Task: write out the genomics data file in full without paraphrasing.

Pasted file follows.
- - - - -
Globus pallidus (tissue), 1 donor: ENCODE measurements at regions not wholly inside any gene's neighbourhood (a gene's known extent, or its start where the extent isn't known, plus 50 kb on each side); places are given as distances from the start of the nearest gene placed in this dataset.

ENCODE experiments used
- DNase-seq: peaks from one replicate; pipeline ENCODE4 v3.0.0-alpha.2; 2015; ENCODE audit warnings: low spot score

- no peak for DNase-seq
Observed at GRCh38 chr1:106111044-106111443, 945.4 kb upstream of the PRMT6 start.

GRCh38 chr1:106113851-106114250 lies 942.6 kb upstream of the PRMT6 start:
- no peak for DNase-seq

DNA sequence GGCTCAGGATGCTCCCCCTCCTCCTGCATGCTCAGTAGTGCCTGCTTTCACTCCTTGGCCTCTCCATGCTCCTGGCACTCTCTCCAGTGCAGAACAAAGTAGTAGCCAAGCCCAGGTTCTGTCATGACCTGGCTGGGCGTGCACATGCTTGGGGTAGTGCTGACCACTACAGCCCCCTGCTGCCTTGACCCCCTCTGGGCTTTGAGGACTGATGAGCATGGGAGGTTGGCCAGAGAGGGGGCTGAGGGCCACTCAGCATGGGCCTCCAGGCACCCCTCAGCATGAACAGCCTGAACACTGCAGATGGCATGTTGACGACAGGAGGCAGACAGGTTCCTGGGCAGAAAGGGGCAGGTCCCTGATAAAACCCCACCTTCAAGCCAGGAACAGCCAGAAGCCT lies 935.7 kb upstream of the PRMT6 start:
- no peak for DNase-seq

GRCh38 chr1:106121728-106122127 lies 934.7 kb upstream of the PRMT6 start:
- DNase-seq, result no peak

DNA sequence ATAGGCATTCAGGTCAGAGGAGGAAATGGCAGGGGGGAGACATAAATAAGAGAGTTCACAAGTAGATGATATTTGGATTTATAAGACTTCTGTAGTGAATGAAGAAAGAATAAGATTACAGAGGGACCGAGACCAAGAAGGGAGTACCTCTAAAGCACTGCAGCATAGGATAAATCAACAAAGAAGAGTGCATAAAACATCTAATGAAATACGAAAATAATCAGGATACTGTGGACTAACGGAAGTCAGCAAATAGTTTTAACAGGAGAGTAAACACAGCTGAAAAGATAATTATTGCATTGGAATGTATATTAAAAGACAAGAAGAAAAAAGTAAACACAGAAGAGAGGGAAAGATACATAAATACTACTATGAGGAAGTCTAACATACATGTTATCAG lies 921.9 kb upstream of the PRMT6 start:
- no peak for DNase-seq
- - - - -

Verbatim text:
Globus pallidus (tissue), 1 donor: ENCODE measurements at regions not wholly inside any gene's neighbourhood (a gene's known extent, or its start where the extent isn't known, plus 50 kb on each side); places are given as distances from the start of the nearest gene placed in this dataset.

ENCODE experiments used
- DNase-seq: peaks from one replicate; pipeline ENCODE4 v3.0.0-alpha.2; 2015; ENCODE audit warnings: low spot score

- no peak for DNase-seq
Observed at GRCh38 chr1:106111044-106111443, 945.4 kb upstream of the PRMT6 start.

GRCh38 chr1:106113851-106114250 lies 942.6 kb upstream of the PRMT6 start:
- no peak for DNase-seq

DNA sequence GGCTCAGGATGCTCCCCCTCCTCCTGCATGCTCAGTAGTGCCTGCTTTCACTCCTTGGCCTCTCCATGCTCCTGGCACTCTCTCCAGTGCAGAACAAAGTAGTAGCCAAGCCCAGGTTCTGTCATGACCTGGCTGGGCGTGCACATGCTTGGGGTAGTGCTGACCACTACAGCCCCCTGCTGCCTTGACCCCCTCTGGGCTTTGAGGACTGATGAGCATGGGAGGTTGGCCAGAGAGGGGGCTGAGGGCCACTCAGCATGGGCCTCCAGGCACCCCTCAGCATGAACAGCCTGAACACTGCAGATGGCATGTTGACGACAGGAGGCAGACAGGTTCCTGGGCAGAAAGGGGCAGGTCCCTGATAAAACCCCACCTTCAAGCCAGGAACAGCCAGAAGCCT lies 935.7 kb upstream of the PRMT6 start:
- no peak for DNase-seq

GRCh38 chr1:106121728-106122127 lies 934.7 kb upstream of the PRMT6 start:
- DNase-seq, result no peak

DNA sequence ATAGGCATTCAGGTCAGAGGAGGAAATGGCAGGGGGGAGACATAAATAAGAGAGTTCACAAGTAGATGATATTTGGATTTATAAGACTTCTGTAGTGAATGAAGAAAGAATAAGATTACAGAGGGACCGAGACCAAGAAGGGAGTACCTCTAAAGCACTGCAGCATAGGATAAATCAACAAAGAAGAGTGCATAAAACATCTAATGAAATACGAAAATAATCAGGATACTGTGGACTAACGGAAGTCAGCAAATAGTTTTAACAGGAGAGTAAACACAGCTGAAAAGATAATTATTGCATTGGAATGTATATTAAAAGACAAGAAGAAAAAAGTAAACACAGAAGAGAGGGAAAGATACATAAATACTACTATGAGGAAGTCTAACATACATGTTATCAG lies 921.9 kb upstream of the PRMT6 start:
- no peak for DNase-seq